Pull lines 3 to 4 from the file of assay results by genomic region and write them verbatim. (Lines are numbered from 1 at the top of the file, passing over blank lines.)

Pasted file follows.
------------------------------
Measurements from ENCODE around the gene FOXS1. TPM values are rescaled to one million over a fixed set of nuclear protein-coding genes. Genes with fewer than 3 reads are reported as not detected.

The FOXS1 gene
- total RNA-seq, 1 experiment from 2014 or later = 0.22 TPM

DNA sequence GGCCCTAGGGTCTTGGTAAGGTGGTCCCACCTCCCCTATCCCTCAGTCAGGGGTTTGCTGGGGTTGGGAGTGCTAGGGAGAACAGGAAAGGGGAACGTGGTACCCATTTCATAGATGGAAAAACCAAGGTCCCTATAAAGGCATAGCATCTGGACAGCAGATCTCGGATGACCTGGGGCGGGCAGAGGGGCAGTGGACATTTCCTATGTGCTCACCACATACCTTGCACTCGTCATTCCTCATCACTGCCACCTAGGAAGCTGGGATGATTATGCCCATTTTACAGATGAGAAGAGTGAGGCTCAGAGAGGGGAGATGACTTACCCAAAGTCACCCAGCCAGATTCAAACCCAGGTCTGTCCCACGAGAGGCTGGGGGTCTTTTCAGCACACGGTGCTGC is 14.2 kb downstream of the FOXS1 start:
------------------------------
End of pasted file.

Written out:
- total RNA-seq, 1 experiment from 2014 or later = 0.22 TPM

DNA sequence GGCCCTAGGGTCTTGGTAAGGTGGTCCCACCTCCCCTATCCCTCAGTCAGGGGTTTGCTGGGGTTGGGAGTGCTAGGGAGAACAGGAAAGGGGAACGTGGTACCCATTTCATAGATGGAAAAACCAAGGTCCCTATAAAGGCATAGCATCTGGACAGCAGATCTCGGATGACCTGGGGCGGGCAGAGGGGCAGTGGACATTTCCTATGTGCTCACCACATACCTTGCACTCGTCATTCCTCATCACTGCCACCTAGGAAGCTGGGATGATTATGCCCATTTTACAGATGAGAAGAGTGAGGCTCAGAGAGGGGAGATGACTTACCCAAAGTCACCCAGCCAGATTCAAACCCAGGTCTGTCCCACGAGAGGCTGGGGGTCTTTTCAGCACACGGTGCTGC is 14.2 kb downstream of the FOXS1 start: